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Coronavirus: ‘I was attacked for hanging my rainbow flag’

Image copyright Alamy/Reuters Image caption Many companies display Pride rainbows in June each year – but this year, there are also rainbows to support the NHS When Alex Hancock put a rainbow flag in his window, he was subjected to homophobic abuse and a death threat. Ten months on, his street – and much of…

Many companies adopt Pride rainbows in June each year but this year there are also rainbows to support the NHS

Image copyright
Alamy/Reuters

Image caption

Many companies display Pride rainbows in June each year – but this year, there are also rainbows to support the NHS

When Alex Hancock put a rainbow flag in his window, he was subjected to homophobic abuse and a death threat.

Ten months on, his street – and much of the country – is covered in rainbows, to represent support for the NHS.

But Alex, 32, and other lesbian, gay, bisexual and transgender people, are now worried about losing an important emblem of LGBT identity and support.

Since its debut in San Francisco, 42 years ago, the rainbow flag, has become the most popular symbol of LGBT rights.

And account manager Alex, 32, flew one outside his home to celebrate last year’s Manchester Pride weekend.

But just a few hours later, he faced abuse.

“I was loading some stuff into the car and a couple of young guys started walking towards me,” he says. “They had obviously seen my rainbow flag. And they suddenly started shouting homophobic abuse at me.

“They threatened to kill me.”

Now, homes and businesses across the UK are displaying traditional seven-colour rainbows to show support for the NHS. But some, perhaps unknowingly, are using the six-stripe LGBT Pride emblem for the same purpose.

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Alex Hancock

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Alex Hancock faced abuse when he displayed his Pride flag out of his window

Alex says he is now less likely to be attacked for hanging his flag. But he is concerned this has come at a cost.

“There are homes on my street with more rainbows than mine,” he says. “A few weeks ago, nobody would have looked at a rainbow and thought, ‘That’s to do with the NHS.’ It’s such a difficult thing to talk about, because I try to stay positive and I think the NHS is one of the best things about the UK.

“But at the same time, I do think it’s unfair. What will our rainbow flag be if wider society sees it as something different?”

The LGBT rainbow has become a summer feature on many high streets, as retail chains and others businesses have taken to displaying it to show solidarity in the run-up to LGBT Pride street celebrations. And that has led to criticism the events are becoming too commercialised.

But the cancellation of Pride parades this year because of the coronavirus pandemic has led to unsold rainbow merchandise and unaired commercial campaigns.

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PA Media

Image caption

The rainbow flag is carried through London’s Piccadilly Circus during the 2019 Pride parade

And this, in turn, has seen some enterprising corporate cheerleaders for Pride publicly switch their support to the NHS – in some cases, retaining the six-colour LGBT emblem rather than adopting the more traditional seven-stripe rainbow.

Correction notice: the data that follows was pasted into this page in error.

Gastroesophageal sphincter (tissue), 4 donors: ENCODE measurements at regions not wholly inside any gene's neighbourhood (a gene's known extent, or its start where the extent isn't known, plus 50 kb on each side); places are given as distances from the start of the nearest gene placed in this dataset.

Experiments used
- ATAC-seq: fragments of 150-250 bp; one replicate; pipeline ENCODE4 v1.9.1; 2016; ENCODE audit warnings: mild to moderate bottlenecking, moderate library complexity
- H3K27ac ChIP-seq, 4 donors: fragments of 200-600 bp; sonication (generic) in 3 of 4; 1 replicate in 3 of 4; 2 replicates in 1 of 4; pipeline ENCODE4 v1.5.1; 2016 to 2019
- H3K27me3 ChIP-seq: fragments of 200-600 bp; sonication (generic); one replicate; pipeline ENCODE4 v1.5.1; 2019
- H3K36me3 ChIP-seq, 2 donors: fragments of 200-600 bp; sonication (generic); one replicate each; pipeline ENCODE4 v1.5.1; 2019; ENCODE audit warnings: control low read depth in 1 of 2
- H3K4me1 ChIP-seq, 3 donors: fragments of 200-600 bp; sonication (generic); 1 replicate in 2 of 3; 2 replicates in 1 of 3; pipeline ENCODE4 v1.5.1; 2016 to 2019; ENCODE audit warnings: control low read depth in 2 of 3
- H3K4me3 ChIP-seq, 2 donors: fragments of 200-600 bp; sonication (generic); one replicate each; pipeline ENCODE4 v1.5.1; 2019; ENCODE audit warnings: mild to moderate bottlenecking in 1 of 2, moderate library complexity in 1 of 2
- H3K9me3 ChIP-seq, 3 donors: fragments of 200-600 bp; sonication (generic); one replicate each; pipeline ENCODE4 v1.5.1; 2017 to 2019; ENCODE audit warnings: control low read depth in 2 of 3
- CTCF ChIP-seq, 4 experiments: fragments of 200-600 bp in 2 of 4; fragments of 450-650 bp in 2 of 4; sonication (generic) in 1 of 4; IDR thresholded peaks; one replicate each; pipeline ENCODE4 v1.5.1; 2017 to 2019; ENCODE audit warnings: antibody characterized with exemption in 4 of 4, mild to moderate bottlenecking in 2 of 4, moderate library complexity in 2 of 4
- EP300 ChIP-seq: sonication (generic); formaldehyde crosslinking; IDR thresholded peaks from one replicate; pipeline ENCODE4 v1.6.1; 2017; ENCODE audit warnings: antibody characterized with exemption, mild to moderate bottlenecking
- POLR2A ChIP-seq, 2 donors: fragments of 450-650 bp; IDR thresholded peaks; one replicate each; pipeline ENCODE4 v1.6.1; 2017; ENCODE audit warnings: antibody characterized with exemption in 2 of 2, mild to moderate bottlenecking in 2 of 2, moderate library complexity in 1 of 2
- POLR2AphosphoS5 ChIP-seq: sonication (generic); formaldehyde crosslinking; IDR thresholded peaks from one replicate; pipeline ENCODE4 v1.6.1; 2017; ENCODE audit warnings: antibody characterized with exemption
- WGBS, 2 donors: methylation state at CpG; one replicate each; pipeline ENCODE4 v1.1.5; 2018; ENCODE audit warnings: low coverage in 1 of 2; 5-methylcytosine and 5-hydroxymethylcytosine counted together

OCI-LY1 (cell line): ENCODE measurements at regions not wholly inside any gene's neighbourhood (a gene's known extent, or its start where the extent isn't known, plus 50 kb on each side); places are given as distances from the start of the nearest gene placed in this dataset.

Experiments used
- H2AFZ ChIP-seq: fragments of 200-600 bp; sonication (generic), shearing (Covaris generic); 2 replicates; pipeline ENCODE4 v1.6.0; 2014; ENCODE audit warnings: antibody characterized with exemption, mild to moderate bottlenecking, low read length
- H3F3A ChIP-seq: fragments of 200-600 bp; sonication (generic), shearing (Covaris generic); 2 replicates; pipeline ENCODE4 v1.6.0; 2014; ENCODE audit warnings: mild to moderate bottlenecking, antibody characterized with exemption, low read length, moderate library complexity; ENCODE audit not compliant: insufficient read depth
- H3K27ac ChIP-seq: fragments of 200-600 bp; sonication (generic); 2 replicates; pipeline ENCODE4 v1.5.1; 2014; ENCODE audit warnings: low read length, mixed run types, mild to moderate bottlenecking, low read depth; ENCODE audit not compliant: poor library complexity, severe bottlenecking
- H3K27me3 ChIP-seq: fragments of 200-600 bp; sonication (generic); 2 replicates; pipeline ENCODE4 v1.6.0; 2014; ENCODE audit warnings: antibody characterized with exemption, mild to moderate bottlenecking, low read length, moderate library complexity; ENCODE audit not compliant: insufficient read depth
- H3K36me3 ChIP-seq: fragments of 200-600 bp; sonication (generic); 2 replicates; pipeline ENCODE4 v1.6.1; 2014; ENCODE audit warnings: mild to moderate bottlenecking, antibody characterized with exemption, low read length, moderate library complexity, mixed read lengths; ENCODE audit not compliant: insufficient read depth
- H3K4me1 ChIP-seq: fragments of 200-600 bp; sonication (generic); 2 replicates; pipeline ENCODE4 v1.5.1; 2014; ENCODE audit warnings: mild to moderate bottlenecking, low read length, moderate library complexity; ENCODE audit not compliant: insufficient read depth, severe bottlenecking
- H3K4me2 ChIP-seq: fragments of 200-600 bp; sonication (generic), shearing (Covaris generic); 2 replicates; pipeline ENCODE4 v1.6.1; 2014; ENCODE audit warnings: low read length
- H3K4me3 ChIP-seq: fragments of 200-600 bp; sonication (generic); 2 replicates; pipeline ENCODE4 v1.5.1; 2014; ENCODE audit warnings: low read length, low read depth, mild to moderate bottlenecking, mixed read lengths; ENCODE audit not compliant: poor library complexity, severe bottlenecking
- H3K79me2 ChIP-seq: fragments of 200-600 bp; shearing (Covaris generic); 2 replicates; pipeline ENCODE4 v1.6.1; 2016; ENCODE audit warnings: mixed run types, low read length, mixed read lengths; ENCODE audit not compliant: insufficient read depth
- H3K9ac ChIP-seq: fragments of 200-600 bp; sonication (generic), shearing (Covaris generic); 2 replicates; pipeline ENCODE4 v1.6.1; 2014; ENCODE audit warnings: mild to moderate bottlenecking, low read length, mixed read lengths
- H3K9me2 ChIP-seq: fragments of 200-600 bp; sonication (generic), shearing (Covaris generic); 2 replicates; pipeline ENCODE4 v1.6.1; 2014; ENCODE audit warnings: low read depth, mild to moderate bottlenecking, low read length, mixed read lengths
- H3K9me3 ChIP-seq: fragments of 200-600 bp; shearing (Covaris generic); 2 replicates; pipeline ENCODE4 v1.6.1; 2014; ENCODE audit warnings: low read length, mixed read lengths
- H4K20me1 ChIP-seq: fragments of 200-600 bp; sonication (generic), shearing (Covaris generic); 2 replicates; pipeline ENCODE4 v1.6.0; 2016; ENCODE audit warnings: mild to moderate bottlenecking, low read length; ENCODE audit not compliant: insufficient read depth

In August 2019, Plymouth Citybus unveiled a passenger bus covered in a six-colour rainbow to show their “appreciation for Pride”. But on Saturday, the company tweeted a now-viral picture announcing it would now be a “rainbow NHS bus”. And while some responses were positive, most felt the sudden “insulting”, “ill conceived” and “offensive” “rebranding” was “erasing” their identity.

“Our Pride flag is not for sale,” one gay writer tweeted. Another simply said: “Thanks for just straight up erasing my identity there.”

The bus company later apologised for causing offence. But it is not alone.

A staff member told BBC News one of Britain’s leading High Street retailers had planned to release rainbow merchandise supporting the NHS, featuring “a very similar design” to their recently cancelled Pride campaign.

“Our Pride campaigns are planned months in advance and a lot of money goes into the designing, making and marketing,” they said. “You can see why brands would want to shift their products now that Prides aren’t happening.”

After the retailer’s LGBT employee network complained, plans for the products were shelved.

But “Thank You NHS Flags” are still selling out in some online stores, without sellers mentioning their original Pride festival purpose.

Back in the north of England, meanwhile, a gay hospital doctor, who wants to remain anonymous, says he feels “more than happy” about the rainbow being used by children – but not by brands.

“We gays don’t own rainbows – but the commercialisation of Pride and now the NHS is disgraceful,” he says. “As if it wasn’t problematic enough for people to sell things supporting us without donating any money to LGBT causes, they’re now jumping on a new trend and pretending we don’t exist anymore.”

And LGBT Foundation Pride co-lead Joe Nellist says many have been left angry and upset by some “well-intentioned” rainbow gestures supporting the NHS.

“There is genuine fear that its use as a symbol of hope for the NHS will lead to the disassociation of it as a symbol of LGBT equality,” he says.

Follow Ben Hunte on Twitter and Instagram.

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